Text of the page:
Deeper perception – What to do with it?
By Stephen Russell-Lacy.
The ancient mariners navigated their sea route at night by the stars. These tiny twinkling bits of knowledge high in the night time sky offer useful information. The same could be said for our spiritual journey. Likewise, navigation is important for finding a path for the soul. We need higher knowledge intuitively perceived. Something that provides deeper perception than the facts of science can provide.
This deeper perception might be an insight that comes during self-reflection. Or perhaps it is an intuition we become aware of during meditation. Alternatively, it could be an idea found in sacred writing.
It can be assumed that seeing what is good and true can help us steer a course through the complexities of life. Possibly enable us to find meaning and purpose in our troubles. Even offer encouragement and hope.
But is this certain? Is deeper perception of itself sufficient for transforming our lives?
Examples of deeper perception
I may pick up on the idea that there are two realms of reality – a realm of physical objects and a realm of consciousness or spirit, not limited by space or time. As a result, I may toy with the thought. Play around with it. Bring it into conversation. Moreover, I might even use it as a working hypothesis.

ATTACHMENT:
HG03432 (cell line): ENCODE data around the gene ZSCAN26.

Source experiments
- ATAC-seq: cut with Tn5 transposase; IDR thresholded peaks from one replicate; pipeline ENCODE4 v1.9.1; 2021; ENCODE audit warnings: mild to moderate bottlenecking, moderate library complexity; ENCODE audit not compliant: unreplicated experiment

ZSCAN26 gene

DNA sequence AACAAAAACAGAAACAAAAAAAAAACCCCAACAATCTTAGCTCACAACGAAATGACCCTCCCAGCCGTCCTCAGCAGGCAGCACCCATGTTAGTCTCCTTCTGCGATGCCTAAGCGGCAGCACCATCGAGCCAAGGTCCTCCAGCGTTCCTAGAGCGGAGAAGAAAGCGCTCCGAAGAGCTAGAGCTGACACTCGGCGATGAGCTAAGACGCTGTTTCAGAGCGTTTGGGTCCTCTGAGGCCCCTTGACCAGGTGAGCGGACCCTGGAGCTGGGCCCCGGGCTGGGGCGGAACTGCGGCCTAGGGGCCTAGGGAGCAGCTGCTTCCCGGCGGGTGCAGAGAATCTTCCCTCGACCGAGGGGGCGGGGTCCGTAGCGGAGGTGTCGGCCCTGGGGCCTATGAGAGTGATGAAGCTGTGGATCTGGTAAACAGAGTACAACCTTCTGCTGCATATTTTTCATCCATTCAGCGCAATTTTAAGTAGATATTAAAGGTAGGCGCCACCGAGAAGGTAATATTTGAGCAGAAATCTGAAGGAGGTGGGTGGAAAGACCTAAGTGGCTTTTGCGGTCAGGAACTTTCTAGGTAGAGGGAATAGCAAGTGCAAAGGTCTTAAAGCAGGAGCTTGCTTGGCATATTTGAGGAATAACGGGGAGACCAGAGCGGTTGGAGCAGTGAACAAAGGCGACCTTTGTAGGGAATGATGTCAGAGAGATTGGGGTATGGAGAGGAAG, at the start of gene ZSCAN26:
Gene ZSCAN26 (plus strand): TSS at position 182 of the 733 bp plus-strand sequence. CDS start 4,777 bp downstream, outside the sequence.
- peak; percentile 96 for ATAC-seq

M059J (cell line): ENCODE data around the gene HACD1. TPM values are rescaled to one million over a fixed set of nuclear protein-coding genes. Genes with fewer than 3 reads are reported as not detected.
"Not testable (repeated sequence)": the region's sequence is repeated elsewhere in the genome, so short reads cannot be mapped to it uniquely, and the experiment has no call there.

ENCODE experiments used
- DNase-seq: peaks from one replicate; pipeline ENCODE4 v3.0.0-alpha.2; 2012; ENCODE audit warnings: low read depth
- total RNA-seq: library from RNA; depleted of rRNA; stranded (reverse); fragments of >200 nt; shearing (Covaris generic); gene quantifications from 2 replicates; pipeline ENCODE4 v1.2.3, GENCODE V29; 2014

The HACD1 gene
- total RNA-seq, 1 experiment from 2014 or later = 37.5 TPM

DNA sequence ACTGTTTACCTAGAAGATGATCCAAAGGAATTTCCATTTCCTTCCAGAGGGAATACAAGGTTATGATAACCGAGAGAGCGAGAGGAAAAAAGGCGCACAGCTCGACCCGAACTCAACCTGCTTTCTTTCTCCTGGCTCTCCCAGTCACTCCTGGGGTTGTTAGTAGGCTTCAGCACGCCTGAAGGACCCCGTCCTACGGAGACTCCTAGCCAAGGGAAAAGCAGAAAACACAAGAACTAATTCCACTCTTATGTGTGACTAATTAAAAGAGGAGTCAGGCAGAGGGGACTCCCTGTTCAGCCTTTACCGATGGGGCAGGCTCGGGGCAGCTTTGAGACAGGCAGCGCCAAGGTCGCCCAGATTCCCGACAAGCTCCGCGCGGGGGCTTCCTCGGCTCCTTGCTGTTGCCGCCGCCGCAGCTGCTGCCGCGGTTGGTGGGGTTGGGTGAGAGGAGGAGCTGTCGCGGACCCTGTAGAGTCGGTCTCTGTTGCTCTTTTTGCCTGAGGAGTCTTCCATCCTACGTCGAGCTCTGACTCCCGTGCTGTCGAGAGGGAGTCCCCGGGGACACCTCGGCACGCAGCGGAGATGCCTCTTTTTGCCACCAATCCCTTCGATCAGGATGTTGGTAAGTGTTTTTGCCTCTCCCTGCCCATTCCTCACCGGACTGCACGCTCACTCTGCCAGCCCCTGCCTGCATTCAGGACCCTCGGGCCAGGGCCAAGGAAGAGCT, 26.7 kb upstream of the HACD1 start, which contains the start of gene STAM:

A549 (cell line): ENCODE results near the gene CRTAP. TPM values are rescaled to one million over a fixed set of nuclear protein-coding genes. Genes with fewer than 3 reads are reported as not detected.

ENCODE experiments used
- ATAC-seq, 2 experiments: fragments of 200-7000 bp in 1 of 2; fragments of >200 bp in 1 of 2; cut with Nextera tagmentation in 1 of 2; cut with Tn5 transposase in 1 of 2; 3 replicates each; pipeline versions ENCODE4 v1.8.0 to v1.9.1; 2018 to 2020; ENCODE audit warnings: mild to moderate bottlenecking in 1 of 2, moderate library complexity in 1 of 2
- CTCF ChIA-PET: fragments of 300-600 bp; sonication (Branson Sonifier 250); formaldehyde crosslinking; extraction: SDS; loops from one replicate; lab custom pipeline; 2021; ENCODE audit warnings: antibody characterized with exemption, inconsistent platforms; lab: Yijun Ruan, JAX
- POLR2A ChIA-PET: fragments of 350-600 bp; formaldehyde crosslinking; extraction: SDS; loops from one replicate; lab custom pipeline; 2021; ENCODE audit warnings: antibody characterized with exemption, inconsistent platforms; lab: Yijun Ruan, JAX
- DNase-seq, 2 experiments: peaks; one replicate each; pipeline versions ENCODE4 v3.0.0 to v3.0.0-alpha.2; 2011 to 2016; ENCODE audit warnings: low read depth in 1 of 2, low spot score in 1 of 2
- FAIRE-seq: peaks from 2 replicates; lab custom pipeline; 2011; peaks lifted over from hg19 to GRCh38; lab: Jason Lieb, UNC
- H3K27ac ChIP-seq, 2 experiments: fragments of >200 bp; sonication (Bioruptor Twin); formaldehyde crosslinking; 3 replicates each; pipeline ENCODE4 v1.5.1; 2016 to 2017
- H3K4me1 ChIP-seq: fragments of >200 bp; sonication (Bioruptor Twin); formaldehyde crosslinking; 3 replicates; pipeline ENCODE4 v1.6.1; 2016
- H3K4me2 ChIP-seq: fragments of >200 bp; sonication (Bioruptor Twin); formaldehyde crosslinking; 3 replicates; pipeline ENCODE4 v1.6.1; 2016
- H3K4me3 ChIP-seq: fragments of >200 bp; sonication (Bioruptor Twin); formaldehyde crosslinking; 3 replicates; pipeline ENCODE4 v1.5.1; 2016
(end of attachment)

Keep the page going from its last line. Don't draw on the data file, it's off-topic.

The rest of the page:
An intuition may come whilst meditating. For example, the sense of the oneness of all life; everything somehow connected; an essence of reality behind outward appearance. This insight may stay or depart.
Huge variety of spiritual knowledge and awareness
The world is teeming with tiny seeds of wisdom. We wake up to them again when we hear them clearly articulated.
Another deeper perception is self-knowledge. For example, knowing about one’s own strengths and weaknesses, successes and failings, dreams and fears. One weakness might be winning arguments, gaining status and impressing people without being concerned about the consequences. Personal development means living with consideration and integrity.
In line with the notion of karma, it is said that sooner or later we get what we give – what goes round comes round.
Realising the importance of compassion for oneself and for other people is another example. This is related to the so-called Golden rule. Wilson Van Dusen (mystic and clinical psychologist) has pointed out that a form of this idea is found in various religions.
Do to others as you would have them do to you (Christianity)
What is hateful to you, do not do to your fellow man (Judaism)
No one is a believer until he desires for his brother that which he desires for himself (Islam)
Do not do unto others what would cause you pain if done unto you (Hinduism)
Hurt not others in ways that you yourself would find hurtful (Buddhism)
Regard your neighbours gain as your own gain and your neighbour’s loss as your own loss (Taoism)